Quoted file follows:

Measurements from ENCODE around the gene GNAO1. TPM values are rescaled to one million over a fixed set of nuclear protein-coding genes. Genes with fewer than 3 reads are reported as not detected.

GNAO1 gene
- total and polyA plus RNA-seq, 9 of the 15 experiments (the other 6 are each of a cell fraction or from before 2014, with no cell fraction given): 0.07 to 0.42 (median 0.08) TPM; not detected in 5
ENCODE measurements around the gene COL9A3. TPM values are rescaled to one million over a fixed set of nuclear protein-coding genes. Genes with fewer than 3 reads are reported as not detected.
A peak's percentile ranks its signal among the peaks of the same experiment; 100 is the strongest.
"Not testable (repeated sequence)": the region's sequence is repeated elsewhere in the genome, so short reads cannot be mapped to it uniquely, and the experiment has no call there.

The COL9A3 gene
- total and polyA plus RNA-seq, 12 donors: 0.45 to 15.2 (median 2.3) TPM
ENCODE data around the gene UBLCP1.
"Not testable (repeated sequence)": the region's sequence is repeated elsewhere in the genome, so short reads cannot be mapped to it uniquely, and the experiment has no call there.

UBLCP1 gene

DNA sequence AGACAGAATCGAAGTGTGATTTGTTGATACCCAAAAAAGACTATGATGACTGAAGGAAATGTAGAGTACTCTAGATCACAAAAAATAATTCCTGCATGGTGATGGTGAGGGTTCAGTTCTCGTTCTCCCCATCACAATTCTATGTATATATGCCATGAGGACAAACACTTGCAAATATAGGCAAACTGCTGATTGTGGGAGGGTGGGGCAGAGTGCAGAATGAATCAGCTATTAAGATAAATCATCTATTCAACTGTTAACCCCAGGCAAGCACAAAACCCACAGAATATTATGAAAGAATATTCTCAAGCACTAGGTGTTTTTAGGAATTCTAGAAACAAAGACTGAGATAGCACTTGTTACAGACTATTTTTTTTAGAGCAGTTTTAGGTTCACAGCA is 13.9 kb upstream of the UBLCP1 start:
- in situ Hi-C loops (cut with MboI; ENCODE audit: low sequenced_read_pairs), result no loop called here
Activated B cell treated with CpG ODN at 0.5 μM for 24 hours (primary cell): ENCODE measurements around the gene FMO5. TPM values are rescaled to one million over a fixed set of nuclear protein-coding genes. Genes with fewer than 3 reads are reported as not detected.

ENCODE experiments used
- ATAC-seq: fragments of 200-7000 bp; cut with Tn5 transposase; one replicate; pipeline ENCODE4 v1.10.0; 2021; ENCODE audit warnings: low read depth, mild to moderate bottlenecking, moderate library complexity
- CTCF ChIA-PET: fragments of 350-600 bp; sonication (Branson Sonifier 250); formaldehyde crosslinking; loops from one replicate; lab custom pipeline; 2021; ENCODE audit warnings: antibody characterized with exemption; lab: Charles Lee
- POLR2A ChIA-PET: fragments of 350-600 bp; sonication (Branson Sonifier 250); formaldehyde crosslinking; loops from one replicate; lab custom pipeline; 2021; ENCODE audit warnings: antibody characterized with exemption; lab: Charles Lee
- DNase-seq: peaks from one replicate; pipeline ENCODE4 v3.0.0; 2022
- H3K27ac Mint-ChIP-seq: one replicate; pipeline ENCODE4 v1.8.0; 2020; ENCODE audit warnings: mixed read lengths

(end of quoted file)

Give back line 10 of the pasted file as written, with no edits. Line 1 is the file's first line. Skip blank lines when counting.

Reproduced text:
"Not testable (repeated sequence)": the region's sequence is repeated elsewhere in the genome, so short reads cannot be mapped to it uniquely, and the experiment has no call there.